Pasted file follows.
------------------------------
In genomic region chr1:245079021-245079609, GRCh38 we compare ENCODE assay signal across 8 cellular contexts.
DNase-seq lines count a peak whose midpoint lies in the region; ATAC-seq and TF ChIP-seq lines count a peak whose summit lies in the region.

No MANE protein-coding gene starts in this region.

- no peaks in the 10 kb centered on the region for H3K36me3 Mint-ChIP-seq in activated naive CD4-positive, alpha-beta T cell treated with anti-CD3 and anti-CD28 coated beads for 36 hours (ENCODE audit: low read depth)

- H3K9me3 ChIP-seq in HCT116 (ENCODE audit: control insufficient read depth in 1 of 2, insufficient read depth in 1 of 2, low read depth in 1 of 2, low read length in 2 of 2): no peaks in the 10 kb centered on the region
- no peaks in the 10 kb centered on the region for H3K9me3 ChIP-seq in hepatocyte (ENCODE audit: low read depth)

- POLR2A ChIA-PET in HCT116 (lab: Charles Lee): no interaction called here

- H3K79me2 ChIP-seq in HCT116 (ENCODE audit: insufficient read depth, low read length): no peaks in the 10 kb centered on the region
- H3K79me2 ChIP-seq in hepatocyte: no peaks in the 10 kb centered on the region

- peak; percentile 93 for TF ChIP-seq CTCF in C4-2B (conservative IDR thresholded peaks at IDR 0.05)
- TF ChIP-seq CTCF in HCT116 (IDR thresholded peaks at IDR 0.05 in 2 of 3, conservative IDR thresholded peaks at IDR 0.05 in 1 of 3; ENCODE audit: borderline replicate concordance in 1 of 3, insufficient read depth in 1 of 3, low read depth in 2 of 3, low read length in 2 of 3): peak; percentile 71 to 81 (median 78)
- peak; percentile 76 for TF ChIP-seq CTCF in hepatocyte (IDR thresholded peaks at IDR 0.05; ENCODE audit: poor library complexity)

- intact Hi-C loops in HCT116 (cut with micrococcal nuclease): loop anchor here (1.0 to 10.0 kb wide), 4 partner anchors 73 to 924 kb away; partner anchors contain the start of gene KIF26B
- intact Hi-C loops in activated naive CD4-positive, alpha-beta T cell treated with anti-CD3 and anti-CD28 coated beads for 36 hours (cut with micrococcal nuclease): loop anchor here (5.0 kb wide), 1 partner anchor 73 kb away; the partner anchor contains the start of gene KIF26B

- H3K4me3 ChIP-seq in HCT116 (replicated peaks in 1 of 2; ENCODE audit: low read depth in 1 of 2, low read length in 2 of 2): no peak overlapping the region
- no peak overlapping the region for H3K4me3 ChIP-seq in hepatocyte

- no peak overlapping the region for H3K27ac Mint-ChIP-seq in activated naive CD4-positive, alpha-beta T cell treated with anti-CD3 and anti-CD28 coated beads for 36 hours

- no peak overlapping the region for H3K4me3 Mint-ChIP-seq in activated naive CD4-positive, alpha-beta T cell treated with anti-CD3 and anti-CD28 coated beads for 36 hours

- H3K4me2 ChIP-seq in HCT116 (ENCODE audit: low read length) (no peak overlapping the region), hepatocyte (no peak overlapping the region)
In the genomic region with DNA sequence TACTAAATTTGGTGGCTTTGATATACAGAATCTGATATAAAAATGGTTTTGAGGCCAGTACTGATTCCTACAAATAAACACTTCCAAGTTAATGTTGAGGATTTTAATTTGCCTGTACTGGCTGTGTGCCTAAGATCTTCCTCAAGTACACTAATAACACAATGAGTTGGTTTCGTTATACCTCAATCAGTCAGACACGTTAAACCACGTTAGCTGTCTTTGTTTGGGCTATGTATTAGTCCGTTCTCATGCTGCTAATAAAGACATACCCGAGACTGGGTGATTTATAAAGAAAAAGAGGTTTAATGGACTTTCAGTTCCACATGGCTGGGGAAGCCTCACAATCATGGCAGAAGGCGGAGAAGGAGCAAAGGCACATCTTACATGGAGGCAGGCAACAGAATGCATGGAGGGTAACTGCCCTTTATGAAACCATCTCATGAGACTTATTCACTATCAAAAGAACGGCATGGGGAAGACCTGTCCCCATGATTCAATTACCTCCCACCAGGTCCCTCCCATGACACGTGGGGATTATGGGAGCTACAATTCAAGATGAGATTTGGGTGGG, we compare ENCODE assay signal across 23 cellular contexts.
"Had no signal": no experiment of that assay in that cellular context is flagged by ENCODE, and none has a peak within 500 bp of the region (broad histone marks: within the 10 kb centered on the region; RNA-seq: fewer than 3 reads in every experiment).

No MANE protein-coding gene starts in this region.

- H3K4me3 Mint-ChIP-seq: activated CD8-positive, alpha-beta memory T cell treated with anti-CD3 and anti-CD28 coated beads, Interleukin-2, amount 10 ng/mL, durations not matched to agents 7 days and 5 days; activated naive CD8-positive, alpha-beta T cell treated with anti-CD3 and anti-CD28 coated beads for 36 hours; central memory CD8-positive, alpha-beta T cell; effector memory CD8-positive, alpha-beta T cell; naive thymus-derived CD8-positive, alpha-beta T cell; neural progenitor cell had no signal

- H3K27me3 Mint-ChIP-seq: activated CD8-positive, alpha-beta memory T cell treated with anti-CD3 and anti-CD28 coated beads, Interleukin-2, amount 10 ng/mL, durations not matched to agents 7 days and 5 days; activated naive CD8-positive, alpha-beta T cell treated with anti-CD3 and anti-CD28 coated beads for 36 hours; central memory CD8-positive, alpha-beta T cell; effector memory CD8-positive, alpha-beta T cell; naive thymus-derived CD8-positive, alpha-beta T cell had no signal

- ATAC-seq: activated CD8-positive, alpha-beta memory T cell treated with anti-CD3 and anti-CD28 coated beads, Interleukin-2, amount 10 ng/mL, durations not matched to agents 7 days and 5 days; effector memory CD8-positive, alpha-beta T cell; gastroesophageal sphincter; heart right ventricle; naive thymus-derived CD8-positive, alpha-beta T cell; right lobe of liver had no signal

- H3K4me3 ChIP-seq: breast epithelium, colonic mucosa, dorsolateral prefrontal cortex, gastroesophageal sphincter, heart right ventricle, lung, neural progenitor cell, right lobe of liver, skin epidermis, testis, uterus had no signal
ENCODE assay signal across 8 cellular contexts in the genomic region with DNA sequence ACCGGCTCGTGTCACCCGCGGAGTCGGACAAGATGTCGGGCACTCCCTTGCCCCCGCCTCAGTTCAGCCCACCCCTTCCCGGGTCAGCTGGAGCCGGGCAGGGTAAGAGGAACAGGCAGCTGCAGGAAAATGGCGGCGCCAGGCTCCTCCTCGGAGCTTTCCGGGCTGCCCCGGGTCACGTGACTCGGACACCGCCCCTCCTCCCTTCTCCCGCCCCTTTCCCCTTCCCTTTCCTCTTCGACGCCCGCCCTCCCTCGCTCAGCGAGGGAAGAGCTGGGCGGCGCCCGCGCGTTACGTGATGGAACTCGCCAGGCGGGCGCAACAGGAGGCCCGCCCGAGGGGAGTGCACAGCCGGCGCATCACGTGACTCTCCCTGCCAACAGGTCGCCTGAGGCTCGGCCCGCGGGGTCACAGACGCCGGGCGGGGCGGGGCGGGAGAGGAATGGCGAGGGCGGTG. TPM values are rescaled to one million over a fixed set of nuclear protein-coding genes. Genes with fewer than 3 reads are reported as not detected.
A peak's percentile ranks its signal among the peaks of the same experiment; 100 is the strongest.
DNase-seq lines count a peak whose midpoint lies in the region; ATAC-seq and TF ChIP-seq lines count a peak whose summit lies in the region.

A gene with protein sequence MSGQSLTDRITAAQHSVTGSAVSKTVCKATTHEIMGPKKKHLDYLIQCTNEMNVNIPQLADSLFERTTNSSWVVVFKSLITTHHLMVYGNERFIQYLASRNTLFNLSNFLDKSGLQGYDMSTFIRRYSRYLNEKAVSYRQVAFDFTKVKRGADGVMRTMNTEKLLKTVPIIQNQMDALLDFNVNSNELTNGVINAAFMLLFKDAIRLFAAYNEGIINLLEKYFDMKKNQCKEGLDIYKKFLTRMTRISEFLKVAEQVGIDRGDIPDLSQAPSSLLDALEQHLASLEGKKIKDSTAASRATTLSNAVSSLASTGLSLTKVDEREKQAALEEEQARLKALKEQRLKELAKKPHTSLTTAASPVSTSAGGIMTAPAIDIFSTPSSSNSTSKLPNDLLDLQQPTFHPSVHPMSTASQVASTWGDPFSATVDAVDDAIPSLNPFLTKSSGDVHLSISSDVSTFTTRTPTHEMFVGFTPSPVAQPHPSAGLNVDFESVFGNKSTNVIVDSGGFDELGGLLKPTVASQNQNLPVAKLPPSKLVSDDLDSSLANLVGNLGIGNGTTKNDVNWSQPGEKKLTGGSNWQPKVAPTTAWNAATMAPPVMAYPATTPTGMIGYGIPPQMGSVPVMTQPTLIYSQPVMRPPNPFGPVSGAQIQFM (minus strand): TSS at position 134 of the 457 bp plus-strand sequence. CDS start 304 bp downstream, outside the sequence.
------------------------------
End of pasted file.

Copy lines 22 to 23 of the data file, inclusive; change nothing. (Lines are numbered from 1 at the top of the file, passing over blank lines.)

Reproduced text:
No MANE protein-coding gene starts in this region.

- H3K4me3 Mint-ChIP-seq: activated CD8-positive, alpha-beta memory T cell treated with anti-CD3 and anti-CD28 coated beads, Interleukin-2, amount 10 ng/mL, durations not matched to agents 7 days and 5 days; activated naive CD8-positive, alpha-beta T cell treated with anti-CD3 and anti-CD28 coated beads for 36 hours; central memory CD8-positive, alpha-beta T cell; effector memory CD8-positive, alpha-beta T cell; naive thymus-derived CD8-positive, alpha-beta T cell; neural progenitor cell had no signal